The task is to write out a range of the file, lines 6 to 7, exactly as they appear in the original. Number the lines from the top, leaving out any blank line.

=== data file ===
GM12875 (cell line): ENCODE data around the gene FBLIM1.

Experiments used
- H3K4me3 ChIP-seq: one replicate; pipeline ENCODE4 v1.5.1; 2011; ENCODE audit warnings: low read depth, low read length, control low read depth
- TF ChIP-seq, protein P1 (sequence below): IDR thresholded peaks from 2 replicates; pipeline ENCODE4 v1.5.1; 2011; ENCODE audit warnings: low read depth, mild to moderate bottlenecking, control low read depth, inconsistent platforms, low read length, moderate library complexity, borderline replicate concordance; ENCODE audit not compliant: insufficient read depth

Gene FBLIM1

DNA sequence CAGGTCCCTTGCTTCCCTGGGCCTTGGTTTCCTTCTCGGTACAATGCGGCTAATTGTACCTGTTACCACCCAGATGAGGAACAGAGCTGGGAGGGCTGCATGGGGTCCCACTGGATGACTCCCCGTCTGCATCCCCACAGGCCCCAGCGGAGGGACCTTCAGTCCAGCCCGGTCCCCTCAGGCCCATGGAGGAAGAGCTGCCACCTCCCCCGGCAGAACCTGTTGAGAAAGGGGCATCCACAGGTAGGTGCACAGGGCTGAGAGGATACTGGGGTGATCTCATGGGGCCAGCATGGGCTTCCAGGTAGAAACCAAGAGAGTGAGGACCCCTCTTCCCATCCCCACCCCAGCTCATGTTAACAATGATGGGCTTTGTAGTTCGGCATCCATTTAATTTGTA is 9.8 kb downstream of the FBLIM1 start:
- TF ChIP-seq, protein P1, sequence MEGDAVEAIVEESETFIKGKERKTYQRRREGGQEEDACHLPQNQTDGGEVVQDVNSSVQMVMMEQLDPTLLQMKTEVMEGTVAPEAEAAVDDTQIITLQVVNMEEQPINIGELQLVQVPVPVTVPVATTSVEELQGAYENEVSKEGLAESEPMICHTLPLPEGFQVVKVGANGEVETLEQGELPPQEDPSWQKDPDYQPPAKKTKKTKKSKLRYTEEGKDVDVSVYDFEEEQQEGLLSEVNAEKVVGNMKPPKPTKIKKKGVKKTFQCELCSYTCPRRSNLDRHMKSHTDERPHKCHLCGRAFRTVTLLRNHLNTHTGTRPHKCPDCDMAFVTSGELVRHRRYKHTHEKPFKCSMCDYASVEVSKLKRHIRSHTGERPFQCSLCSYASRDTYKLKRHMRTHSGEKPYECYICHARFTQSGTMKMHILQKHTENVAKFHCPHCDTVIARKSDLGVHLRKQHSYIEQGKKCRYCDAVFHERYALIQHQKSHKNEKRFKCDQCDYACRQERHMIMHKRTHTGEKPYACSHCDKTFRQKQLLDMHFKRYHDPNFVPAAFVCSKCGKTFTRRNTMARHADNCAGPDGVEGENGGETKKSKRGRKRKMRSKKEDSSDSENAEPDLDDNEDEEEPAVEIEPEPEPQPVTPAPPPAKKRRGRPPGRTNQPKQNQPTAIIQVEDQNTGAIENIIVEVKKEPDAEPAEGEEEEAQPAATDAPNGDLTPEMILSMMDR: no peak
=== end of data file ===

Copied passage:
DNA sequence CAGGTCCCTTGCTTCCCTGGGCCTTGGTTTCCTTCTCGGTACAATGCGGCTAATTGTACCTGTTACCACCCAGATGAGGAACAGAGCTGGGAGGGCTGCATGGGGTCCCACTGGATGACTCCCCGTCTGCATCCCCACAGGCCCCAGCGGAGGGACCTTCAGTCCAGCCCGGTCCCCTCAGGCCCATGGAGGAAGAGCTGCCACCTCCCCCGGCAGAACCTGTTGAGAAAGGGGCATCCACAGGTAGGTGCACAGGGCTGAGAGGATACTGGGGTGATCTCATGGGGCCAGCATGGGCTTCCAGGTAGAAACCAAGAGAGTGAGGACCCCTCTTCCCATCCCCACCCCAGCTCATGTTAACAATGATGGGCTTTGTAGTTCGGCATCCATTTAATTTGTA is 9.8 kb downstream of the FBLIM1 start:
- TF ChIP-seq, protein P1, sequence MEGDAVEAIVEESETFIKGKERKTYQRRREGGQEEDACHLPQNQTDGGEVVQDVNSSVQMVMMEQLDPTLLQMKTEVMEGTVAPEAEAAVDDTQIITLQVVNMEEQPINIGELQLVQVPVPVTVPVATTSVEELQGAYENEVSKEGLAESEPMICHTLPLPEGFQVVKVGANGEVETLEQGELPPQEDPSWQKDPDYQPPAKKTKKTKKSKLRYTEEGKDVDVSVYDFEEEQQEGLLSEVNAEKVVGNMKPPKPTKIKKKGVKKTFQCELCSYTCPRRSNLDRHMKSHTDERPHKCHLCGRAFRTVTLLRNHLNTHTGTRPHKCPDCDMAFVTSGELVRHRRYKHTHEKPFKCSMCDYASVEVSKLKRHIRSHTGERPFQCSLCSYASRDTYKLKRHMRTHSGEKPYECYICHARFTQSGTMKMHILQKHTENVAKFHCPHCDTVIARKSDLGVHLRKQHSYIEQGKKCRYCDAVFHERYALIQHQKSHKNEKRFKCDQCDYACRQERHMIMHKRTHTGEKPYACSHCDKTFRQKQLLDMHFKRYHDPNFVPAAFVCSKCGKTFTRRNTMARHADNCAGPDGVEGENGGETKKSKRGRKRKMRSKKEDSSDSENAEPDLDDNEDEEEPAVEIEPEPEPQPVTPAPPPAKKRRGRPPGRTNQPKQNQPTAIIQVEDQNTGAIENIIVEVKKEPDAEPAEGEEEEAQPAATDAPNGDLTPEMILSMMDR: no peak